William Partington was an explorer who traveled in New Zealand extensively during the 19th century photographing the native Maori people. In 2001, a collection of Partington’s photographs went on auction in Auckland, New Zealand. This caused outrage amongst the descendents of the native New Zealanders shown in the photos. These photos were taken along the Whanganui River of the Maori people. They were originally used to create a series of postcards sold as exotic depictions of wild native people.
A legal battle ensued to recover the photographs. It was put forth by the Whanganui Maori with the help of the Whanganui Regional Museum. The reason behind the lawsuit was the Whanganui Maori have a religious belief their ancestors essences remain in the photographs, which the Whanganui Maori call the “mana of tupuna.”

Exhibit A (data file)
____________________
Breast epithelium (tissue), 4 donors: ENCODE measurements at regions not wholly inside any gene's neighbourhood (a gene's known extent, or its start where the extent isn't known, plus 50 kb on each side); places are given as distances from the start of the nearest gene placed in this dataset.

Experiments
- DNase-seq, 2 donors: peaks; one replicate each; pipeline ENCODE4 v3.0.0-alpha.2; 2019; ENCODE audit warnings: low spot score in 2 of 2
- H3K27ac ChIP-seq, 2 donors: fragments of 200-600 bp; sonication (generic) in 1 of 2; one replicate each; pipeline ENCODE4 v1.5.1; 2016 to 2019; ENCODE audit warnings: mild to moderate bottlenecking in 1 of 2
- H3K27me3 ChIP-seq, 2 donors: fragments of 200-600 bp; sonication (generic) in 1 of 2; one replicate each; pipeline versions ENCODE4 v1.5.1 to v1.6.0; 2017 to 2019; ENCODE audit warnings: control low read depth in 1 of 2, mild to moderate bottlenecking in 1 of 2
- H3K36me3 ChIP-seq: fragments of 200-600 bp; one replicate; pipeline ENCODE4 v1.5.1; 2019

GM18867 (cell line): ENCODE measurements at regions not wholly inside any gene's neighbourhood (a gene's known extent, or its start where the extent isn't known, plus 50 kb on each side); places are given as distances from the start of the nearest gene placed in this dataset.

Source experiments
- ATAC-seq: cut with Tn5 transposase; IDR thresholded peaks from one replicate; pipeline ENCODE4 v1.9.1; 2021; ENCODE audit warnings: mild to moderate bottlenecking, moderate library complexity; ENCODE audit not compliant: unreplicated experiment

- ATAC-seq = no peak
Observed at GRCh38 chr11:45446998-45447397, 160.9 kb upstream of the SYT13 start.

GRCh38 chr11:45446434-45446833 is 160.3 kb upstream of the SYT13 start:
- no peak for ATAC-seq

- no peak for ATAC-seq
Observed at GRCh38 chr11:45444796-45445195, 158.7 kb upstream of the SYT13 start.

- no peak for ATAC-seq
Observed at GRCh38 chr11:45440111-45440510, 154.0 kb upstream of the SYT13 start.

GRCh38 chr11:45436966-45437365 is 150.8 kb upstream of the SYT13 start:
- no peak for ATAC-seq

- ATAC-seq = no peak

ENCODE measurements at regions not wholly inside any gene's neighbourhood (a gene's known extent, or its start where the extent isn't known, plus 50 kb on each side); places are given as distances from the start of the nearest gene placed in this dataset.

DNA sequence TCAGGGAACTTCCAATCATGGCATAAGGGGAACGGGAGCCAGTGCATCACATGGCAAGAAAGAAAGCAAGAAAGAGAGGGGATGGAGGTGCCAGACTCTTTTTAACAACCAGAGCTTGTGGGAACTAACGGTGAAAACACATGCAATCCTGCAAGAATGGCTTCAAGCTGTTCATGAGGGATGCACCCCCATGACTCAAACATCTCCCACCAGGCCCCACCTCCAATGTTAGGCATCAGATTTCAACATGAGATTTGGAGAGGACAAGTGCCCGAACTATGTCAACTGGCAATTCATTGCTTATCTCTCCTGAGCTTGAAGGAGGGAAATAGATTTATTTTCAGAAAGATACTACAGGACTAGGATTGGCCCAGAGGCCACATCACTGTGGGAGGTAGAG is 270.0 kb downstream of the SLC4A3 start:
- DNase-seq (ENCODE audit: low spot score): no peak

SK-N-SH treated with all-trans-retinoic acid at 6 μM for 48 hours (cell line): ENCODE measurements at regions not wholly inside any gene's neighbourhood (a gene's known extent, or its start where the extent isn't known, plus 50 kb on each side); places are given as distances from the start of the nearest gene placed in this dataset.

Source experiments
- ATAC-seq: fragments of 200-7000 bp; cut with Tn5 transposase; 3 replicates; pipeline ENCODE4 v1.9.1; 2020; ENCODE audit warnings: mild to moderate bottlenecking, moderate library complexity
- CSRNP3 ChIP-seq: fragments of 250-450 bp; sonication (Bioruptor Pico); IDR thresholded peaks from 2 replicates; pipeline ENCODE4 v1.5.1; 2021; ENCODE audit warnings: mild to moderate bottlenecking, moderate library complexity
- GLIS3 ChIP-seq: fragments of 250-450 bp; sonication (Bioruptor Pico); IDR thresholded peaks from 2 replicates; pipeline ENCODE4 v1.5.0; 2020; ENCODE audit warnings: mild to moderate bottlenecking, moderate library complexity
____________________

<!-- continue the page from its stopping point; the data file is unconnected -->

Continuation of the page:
One of the surprising elements of this case was the cooperation between the Whanganui tribe and the Whanganui Regional Museum. Prior to the combined efforts to retrieve these photographs, museums simply exploited native people by putting their lives on display for non-natives.
Through the efforts to repatriate the cultural heritage of this indigenous people, the museum’s efforts played an important role to reaffirm the inherent rights of the native people’s claim on their own cultural heritage. Rather than have the photographs disappear into the hands of a private collector, they succeeded in having them made available for public display.
I Am the River: Maori Heritage on the Auction Block
- Enhanced DVD
- ISBN: 978-0-81608-831-7
- Run Time: 51 Minutes
- Copy Right Date: 2010